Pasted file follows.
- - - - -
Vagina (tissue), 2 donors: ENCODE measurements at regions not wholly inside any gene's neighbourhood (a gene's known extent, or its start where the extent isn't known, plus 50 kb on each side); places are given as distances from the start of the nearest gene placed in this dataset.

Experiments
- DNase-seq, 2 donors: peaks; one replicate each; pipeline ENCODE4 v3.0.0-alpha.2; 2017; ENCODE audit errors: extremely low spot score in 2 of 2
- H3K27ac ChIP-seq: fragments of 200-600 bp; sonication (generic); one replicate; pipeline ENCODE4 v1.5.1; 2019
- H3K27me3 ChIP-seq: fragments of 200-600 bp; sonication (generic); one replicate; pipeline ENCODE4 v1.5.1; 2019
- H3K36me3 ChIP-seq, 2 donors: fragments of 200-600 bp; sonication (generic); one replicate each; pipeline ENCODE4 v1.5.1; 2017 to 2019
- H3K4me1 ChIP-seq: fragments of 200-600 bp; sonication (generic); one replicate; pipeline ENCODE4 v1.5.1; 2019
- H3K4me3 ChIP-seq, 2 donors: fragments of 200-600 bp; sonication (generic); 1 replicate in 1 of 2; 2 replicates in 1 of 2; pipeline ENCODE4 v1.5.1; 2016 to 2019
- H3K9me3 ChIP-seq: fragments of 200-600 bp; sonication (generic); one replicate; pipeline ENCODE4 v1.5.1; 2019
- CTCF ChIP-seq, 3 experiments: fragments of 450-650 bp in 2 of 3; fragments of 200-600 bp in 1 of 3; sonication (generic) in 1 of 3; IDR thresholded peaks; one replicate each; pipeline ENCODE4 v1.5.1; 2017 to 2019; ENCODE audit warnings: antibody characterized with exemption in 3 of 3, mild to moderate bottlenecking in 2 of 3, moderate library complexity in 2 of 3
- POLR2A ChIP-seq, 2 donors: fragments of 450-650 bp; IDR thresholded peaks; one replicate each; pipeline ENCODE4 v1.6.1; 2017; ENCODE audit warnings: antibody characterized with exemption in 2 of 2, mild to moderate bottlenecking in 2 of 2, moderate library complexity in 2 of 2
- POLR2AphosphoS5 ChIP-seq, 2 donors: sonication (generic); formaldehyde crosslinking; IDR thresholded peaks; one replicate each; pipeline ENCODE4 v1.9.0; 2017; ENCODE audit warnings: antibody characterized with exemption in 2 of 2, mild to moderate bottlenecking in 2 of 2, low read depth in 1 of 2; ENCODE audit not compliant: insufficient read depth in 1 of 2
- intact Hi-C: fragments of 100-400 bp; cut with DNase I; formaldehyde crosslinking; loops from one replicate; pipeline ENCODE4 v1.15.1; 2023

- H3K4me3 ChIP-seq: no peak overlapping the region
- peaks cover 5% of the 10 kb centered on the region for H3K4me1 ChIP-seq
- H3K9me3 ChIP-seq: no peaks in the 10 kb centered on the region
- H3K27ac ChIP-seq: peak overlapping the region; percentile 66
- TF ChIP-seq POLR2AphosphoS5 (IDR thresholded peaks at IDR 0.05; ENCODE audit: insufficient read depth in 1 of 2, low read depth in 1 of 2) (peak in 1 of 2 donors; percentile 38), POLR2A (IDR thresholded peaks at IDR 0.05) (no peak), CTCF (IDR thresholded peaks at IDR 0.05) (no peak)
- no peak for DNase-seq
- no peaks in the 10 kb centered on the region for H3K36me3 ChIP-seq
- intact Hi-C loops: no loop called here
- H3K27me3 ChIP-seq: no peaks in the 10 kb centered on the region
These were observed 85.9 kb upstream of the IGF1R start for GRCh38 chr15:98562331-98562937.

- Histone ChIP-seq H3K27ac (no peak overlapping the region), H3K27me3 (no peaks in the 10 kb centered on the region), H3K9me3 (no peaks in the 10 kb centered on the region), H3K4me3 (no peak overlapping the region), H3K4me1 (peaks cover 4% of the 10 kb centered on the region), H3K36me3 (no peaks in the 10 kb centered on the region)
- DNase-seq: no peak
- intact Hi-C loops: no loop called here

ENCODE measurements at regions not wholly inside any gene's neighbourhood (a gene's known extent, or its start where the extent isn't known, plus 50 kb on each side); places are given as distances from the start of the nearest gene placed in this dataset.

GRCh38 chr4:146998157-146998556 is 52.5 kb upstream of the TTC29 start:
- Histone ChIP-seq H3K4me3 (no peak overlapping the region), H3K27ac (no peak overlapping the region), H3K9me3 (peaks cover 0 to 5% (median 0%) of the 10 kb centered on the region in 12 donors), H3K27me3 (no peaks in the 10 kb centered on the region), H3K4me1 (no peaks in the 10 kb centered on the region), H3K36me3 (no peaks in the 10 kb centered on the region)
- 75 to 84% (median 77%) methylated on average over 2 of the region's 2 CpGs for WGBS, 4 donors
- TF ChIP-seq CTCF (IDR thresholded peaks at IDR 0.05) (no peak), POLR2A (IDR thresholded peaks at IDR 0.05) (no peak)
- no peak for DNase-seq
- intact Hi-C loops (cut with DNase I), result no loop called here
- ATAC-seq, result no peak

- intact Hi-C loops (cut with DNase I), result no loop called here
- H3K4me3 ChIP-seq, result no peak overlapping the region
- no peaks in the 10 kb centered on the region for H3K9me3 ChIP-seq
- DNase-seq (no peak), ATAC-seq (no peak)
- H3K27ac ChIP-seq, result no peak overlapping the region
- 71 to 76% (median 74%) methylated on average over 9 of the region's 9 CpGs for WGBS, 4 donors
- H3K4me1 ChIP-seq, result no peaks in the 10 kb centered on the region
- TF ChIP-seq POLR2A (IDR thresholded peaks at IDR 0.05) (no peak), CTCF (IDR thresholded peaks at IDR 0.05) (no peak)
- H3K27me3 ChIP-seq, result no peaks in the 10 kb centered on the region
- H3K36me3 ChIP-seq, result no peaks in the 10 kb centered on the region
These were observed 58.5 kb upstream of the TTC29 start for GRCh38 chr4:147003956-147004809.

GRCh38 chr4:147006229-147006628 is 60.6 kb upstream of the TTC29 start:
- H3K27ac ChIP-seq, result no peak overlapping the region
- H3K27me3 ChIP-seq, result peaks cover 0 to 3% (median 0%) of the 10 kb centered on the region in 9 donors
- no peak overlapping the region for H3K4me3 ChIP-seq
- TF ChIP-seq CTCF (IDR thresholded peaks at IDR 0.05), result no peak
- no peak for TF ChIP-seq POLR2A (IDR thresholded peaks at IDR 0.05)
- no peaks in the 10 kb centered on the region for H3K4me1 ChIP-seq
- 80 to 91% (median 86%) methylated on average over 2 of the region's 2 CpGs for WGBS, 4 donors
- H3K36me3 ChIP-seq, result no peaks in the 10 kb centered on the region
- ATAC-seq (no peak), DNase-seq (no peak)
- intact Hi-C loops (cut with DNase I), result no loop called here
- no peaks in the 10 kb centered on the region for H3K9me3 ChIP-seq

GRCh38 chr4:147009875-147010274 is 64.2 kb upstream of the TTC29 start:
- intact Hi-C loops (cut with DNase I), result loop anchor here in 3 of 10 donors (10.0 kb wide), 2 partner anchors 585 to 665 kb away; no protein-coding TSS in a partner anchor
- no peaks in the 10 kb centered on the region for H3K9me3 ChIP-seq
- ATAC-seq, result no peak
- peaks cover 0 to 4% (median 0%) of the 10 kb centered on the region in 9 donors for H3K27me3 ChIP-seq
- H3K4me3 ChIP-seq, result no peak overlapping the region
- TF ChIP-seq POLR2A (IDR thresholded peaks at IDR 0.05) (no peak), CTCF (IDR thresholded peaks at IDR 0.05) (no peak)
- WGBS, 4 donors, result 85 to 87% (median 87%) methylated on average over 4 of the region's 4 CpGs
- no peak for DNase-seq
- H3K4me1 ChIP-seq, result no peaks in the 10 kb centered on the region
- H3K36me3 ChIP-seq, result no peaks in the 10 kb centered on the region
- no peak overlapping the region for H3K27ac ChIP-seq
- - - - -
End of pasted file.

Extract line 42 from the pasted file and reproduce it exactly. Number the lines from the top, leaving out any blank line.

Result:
- TF ChIP-seq POLR2A (IDR thresholded peaks at IDR 0.05) (no peak), CTCF (IDR thresholded peaks at IDR 0.05) (no peak)